Capital carrousel

What's going on in Washington this week is really much simpler than it appears. What looks like a complex of discrete news events - huddles in Congress, White House letters to Democratic congressmen, Senate GOP leader Howard Baker stopping outside the White House to chat with newsmen, House Democratic Speaker Thomas P. O'Neill Jr. doing the same on Capitol Hill - is all part of the revolving Washington news-management carrousel.

Basically, the Republicans want to talk about the improving economy. The Democrats want to talk about the Marines in Lebanon.

The President's State of the Union message tonight, anyone could guess, will billboard gains on employment, inflation, a stronger America economically as well as militarily. The Democrats want to draw attention to the Republican incumbent's weak suit, foreign policy. The Marines in Lebanon are Democratic shorthand for their election-year charge that the world is a less safe place under Ronald Reagan than it was three years ago.

In the one-upmanship for center stage, called ''framing the debate,'' Tip O'Neill reports that all he heard at the Super Bowl in Tampa was, ''When will we get the Marines home? - nothing about the deficit. A House ad hoc committee on Lebanon yesterday called Donald Rumsfeld, special envoy to the Middle East, to testify.

In counteraction, the White House has President Reagan send a letter to two Democratic congressmen who had earlier questioned his Middle East decisions - sure Page 1 stuff. The President reaffirmed his intention to keep the Marines in Beirut and help Lebanon's President Amin Gemayel reconcile his country's factions ''on a basis that is more Lebanese than Syrian.''

At the same time the White House fed its basic new budget numbers to select media to emphasize a somewhat smaller deficit number - $180 billion - for next year than was earlier forecast, and a projected fiscal 1985 spending total of $ 925.5 billion. It also reported the current year's deficit might be about $11 billion less than predicted. This story helped bring the focus back on the economy. The White House could underscore its economic game plan: the President firm against tax hikes this year, firm for a 14 percent military spending buildup.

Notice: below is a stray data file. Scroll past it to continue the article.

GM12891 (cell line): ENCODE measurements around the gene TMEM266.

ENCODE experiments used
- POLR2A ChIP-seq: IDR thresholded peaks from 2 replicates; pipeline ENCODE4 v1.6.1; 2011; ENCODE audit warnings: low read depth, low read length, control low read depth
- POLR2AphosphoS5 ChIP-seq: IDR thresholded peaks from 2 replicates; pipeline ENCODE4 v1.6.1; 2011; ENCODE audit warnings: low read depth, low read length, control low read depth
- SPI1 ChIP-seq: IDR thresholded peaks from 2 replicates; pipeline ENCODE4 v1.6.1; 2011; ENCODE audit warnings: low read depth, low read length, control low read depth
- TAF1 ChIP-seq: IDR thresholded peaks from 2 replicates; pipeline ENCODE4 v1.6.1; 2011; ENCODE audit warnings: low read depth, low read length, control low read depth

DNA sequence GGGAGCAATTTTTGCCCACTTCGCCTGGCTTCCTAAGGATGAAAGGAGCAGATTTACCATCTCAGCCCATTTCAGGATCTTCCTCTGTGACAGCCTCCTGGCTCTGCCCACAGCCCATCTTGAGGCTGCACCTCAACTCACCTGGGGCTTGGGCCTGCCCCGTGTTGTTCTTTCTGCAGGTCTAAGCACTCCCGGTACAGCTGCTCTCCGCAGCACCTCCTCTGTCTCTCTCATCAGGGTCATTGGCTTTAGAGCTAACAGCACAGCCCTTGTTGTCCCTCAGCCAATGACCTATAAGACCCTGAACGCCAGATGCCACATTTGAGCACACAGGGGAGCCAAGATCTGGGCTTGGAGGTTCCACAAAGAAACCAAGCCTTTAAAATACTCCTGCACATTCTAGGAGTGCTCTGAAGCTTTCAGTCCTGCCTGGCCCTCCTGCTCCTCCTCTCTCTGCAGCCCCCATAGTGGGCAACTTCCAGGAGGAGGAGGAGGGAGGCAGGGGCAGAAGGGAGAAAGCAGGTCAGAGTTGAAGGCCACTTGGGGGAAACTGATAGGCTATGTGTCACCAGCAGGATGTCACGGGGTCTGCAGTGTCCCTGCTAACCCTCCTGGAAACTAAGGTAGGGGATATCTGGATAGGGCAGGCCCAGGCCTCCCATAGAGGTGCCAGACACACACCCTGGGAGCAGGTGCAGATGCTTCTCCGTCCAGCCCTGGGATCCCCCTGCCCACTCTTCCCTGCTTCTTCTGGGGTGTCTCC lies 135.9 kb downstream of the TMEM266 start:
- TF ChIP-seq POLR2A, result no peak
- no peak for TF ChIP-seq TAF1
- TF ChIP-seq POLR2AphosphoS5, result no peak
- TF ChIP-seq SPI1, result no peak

In a town where putting your ''spin'' on the news is regarded as an essential political art, even the timing of the Meese-Smith guard change at the Justice Department, Monday's big story, can help dominate attention during the week leading to the incumbent President's reelection announcement Sunday night, Jan. 29.

Despite the Washington carrousel of power and appearances, it is possible to draw a few clear-enough conclusions. On Lebanon, Rep. Les Aspin (D) of Wisconsin , one of the recipients of the presidential letter, was right when he outlined the two Washington extremes on the Marines. One side stresses the bad consequences of withdrawal, the other side questions why the Marines should be there at all. In between, Aspin says, is the question: How do we withdraw while minimizing the consequences? The Democrats may be right that the chamber they control, the House, will try to pull the rug out from under Reagan's authority to keep the Marines there. Senator Baker likewise correctly says the GOP-controlled Senate will thwart the House attempt. It's a congressional draw, giving Reagan more time unless events in Lebanon take another dramatically violent turn.

And on the budget the truth will eventually differ from the numbers to appear when the White House sends the full published document to Capitol Hill next Wednesday, Feb. 1. Thus even military officials privately say the best the President might get on defense spending, ultimately, will be nearer the 4 percent or 5 percent range several Democratic presidential contenders call for. Sometimes it's helpful to silence the calliope and freeze the carrousel a moment and note the difference between political appearance and reality.

You've read  of  free articles. Subscribe to continue.
QR Code to Capital carrousel
Read this article in
QR Code to Subscription page
Start your subscription today